Consumer Health Digest #07-30
Your Weekly Update of News and Reviews
August 7, 2007
Consumer Health Digest is a free weekly e-mail newsletter edited by Stephen Barrett, M.D., and cosponsored by NCAHF and Quackwatch. It summarizes scientific reports; legislative developments; enforcement actions; news reports; Web site evaluations; recommended and nonrecommended books; and other information relevant to consumer protection and consumer decision-making.
Appeals court upholds stringent FDA regulation of experimental drugs. The U.S. Court of Appeals for the District of Columbia Circuit has ruled 8-2 that terminally ill patients do not have a constitutional right to access drugs that have passed preliminary safety tests and are now in FDA-approved clinical trials. Rather, the court ruled that safety is still an important issue and that the legislative branch of our government is better suited than the courts to decide the proper balance between the uncertain risks and benefits of medical technology. The ruling by the full court reversed an earlier 2-1 decision in favor of the Washington Legal Foundation (WLF) and its client, the Abigail Alliance for Better Access to Developmental Drugs, an organization that seeks expanded access to experimental drugs for the terminally ill. WLF plans to appeal to the U.S. Supreme Court. The case documents are archived on the WLF Web site.
Naturopaths report low incomes. The National College of Naturopathic Medicine has published a report which suggests that recent naturopathic graduates make very little money. The report was based on a survey that was mailed to 1086 graduates and drew 340 responses, a 31% response rate. The median net 2004 after-tax income was $15,000 for those who had been in practice less than 1 year, 17,948 for those who had practiced for 1 to 1.99 years, 15,000 for those who had practiced for 2 to 2.99 years, 20,000 for those who had practiced 3-3.99 years, and 29,000 for those who had practiced 5 to 7.99 years. The median income for all responders was $34,000. The report did not indicate whether nonresponders to the survey were practicing naturopathy or how they compared to those who responded. [Alumni survey summer 2004—income data. National College of Naturopathic Medicine] Naturopathy critics suspect that many new naturopaths are unable to earn enough to sustain their career and pay off their student loans.
British clinic ordered to stop unsubstantiated "detox" claims. The British Advertising Standards Authority (ASA) has upheld a complaint against the Body Detox Clinic and ordered the clinic to stop claiming that its colonic irrigation and "detoxification" programs can help people with constipation, diarrhea, bloating, hemorrhoids, irritable bowel syndrome, colitis, flatulence, bad breath, body odor, headaches, fatigue, eczema, psoriasis, dandruff, acne, joint pain, premenstrual tension, and water retention. The clinic attempted to justify its claims by citing the writings of Bernard Jensen (a deceased American chiropractor noted for his promotion of iridology) and Michael Gershon, another American who it said had postulated that the intestine contains a "second brain." However, the ASA concluded that except possibly for relief of occasional constipation, the clinic had "provided only anecdotal evidence . . . and had not been able to support those claims with robust clinical evidence." The ASA report is posted on Casewatch.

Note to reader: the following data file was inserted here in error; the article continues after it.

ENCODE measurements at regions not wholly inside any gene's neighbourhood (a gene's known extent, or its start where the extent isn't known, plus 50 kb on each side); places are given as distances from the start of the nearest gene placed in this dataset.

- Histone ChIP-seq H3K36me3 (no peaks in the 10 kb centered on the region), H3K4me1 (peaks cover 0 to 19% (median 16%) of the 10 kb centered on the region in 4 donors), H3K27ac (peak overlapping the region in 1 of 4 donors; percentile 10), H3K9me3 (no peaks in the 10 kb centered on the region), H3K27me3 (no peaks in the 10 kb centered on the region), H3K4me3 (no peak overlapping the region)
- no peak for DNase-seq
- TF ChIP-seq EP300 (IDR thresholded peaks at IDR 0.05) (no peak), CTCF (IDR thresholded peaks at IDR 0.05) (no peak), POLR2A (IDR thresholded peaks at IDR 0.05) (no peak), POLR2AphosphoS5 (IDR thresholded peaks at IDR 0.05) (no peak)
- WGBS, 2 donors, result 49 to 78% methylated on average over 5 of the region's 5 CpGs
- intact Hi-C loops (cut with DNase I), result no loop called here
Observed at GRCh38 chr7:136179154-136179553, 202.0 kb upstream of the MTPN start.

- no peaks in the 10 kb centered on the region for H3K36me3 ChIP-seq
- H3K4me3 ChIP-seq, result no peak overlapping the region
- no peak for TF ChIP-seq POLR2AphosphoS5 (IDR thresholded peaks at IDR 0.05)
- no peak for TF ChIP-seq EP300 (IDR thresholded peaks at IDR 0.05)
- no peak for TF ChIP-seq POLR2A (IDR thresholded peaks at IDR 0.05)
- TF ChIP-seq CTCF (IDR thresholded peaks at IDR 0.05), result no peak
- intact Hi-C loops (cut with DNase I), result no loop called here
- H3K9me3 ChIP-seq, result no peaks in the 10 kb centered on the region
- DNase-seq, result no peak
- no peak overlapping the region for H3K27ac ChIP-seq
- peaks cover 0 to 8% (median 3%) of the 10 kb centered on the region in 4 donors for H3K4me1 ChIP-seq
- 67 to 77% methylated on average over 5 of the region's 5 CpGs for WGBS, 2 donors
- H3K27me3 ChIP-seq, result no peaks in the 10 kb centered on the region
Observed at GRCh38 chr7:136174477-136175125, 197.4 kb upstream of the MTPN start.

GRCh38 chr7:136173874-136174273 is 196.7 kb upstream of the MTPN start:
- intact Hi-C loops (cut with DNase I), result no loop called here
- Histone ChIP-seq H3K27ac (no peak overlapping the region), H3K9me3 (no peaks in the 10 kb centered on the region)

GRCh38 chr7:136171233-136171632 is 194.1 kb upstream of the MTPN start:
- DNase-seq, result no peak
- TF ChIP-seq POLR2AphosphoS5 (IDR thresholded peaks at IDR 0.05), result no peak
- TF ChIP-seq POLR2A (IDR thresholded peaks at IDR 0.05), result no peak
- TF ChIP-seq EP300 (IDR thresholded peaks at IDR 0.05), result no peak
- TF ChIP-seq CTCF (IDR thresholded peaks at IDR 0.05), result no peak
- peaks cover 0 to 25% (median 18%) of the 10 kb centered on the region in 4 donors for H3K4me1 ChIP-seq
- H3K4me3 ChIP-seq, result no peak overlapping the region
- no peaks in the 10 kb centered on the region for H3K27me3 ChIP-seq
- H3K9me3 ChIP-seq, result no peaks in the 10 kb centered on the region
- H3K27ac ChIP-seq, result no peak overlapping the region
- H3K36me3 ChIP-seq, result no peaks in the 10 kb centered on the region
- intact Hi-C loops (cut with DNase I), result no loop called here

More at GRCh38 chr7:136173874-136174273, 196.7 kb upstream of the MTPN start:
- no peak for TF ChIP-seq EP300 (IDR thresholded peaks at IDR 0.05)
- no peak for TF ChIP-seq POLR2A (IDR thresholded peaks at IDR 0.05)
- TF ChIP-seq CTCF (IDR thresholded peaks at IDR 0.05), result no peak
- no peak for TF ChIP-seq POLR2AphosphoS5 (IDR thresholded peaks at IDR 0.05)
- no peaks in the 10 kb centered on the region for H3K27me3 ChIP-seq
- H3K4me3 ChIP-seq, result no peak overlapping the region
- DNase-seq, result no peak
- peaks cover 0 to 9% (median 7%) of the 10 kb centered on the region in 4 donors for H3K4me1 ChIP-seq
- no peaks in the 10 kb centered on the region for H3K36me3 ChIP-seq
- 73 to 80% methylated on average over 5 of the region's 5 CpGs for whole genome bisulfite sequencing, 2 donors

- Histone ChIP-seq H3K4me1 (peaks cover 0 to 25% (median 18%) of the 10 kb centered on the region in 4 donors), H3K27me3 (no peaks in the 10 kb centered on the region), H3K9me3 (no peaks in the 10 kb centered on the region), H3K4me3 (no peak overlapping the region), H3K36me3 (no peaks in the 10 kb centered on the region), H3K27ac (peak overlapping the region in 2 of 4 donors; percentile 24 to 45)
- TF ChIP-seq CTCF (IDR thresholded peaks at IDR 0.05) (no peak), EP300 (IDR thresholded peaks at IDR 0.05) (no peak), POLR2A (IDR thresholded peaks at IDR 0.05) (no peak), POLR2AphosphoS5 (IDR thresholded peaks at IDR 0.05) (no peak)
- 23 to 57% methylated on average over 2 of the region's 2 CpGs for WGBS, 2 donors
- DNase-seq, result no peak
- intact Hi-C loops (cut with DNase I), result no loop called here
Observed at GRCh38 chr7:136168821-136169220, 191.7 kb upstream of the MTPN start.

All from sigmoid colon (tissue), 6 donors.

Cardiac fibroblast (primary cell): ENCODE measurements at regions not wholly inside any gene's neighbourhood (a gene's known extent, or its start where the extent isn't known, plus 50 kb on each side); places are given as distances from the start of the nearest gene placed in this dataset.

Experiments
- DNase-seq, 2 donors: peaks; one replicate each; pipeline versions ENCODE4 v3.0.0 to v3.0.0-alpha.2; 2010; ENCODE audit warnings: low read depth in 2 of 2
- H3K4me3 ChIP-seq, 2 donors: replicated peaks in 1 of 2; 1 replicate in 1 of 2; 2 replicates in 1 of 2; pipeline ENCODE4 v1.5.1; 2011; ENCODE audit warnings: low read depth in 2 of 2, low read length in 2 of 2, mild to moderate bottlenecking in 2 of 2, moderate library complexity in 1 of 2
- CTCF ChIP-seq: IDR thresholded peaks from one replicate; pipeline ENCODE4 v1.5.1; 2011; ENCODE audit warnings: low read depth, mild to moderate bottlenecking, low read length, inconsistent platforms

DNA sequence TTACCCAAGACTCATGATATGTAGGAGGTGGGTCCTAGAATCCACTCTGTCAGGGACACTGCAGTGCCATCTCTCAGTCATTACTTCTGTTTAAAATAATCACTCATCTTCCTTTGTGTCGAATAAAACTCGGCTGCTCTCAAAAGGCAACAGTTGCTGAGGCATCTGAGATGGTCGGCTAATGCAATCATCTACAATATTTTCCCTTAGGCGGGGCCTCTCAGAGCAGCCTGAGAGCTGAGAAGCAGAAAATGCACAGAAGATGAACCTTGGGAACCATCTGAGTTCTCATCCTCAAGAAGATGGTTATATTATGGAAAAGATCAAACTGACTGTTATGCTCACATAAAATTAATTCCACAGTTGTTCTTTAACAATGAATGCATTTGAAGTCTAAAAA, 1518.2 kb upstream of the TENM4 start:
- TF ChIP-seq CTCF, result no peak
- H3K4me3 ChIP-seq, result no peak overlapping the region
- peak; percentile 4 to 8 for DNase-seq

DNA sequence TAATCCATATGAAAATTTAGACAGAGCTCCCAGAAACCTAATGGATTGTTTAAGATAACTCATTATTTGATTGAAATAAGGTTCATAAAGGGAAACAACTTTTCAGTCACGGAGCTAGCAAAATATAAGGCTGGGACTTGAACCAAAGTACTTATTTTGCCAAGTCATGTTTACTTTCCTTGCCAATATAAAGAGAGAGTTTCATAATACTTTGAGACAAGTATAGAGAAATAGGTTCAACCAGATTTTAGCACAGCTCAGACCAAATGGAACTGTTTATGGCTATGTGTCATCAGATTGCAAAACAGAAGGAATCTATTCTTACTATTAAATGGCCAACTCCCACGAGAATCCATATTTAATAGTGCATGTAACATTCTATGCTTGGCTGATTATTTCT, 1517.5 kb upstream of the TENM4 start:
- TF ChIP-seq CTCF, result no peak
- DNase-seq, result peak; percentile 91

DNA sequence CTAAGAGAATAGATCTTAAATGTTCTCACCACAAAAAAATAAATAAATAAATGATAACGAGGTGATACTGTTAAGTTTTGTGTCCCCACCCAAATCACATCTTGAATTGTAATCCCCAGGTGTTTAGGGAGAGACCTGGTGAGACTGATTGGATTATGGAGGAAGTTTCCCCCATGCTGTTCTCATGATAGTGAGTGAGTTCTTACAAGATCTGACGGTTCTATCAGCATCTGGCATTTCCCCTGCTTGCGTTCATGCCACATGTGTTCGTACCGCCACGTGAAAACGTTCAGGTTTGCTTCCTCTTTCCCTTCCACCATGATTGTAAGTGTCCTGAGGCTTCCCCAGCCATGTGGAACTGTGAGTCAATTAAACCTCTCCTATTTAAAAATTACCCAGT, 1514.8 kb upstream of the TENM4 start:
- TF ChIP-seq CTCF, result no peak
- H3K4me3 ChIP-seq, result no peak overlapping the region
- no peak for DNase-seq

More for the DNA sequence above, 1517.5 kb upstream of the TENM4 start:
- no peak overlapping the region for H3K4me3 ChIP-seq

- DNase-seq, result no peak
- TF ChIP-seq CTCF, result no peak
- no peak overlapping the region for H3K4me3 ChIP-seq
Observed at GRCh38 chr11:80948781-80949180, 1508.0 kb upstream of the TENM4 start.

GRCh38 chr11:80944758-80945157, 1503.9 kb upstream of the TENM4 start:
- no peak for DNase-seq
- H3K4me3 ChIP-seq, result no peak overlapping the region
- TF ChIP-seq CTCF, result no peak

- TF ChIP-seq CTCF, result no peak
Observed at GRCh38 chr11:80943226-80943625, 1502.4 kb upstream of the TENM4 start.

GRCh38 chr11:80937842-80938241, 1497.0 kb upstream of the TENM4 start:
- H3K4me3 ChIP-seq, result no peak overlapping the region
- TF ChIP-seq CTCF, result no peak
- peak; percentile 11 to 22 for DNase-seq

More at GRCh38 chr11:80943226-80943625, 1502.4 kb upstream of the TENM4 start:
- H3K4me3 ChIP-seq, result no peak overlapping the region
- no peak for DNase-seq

License of chiropractor who gave IV treatments revoked. In May 2007, the Colorado State Board of Chiropractic Examiners revoked the chiropractic license of Tamea Sisco on grounds that she had "used her chiropractic license to promote a nonchiropractic enterprise." The revocation order states that she had administered intravenous treatments that were outside the scope of chiropractic. For several years, Sisco has been "clinical director" of the Excel Treatment Program, a clinic in Denver, Colorado. The clinic's Web site offers a program of intravenous infusions of amino acids, vitamins, and minerals that is claimed to help cure drug and alcohol addiction. The treatment is described in U.S. Patent Application 20050287226, which Sisco filed in 2001 and continued in 2005. In 1996, Sisco was placed on one year's probation for "negligence" and ordered to have her practice monitored. The 2007 order, however, notes that she took seven years to complete the probation.
This page was posted on August 8, 2007.